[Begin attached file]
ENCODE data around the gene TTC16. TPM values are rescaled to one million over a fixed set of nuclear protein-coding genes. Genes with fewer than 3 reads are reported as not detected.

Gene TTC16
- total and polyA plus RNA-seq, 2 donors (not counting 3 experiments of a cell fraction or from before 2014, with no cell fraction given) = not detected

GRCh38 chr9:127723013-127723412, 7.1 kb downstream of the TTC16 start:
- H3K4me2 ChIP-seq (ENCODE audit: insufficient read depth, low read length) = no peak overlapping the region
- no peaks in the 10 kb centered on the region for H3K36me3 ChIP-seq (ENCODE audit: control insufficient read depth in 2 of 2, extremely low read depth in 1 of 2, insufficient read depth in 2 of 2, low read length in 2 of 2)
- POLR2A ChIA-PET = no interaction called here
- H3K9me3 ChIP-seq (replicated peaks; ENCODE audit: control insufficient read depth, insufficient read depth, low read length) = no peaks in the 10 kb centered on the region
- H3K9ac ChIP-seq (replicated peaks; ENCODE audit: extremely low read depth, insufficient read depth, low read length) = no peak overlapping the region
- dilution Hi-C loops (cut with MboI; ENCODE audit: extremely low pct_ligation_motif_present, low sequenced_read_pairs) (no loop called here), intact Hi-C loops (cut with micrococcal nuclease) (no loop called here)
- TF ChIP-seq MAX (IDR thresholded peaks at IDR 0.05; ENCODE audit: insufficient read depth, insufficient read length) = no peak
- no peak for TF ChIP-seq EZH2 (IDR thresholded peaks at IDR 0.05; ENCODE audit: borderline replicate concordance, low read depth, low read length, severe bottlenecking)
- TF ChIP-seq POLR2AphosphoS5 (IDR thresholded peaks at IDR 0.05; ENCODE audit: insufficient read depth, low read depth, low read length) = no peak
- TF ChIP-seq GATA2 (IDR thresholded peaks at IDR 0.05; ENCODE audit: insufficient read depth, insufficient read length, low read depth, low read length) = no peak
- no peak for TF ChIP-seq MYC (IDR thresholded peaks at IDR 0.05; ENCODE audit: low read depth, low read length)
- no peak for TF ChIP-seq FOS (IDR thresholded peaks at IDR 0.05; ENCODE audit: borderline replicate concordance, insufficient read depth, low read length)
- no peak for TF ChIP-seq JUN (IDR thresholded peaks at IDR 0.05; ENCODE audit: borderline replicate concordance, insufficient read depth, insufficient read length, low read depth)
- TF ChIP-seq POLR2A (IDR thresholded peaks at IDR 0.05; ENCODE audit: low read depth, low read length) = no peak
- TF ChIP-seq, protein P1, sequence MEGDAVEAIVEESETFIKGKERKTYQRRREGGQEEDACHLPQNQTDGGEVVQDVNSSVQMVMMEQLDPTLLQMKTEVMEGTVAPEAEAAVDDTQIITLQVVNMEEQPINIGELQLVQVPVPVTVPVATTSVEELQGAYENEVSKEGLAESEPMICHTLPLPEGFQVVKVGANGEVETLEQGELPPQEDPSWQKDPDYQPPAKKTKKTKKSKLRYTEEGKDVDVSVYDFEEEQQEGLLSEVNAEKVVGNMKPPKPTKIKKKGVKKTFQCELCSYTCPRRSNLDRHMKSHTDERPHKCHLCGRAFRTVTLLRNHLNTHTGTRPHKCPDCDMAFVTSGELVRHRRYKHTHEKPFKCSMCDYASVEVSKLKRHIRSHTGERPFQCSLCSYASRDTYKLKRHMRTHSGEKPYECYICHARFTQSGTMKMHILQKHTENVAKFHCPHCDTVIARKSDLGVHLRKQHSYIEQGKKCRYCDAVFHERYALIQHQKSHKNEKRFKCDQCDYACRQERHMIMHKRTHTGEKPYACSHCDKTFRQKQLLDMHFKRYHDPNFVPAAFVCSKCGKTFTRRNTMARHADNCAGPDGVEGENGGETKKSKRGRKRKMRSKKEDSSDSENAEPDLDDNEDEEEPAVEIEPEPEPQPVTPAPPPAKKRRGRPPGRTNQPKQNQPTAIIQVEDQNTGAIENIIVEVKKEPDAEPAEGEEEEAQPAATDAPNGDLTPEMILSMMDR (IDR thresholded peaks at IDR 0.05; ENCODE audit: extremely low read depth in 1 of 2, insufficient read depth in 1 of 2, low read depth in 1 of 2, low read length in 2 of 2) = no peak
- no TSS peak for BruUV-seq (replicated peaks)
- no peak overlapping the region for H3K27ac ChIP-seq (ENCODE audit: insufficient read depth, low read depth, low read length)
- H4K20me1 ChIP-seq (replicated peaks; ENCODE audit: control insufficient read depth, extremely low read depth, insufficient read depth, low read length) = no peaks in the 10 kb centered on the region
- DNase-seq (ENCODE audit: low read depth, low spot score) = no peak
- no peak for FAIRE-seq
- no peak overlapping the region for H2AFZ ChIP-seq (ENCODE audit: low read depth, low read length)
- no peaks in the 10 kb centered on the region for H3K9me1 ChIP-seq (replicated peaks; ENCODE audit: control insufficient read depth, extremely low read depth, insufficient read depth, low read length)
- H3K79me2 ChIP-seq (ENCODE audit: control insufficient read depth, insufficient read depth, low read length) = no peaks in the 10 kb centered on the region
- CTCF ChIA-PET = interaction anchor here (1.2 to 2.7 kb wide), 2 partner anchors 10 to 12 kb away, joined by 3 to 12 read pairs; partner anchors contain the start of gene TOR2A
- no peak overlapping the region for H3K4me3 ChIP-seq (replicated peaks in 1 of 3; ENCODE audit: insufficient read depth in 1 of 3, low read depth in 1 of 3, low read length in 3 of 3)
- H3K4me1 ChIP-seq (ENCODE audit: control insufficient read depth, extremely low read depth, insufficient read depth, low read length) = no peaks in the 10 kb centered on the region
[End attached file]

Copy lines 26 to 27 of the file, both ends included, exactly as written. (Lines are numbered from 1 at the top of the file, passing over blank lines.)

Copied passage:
- no peaks in the 10 kb centered on the region for H3K9me1 ChIP-seq (replicated peaks; ENCODE audit: control insufficient read depth, extremely low read depth, insufficient read depth, low read length)
- H3K79me2 ChIP-seq (ENCODE audit: control insufficient read depth, insufficient read depth, low read length) = no peaks in the 10 kb centered on the region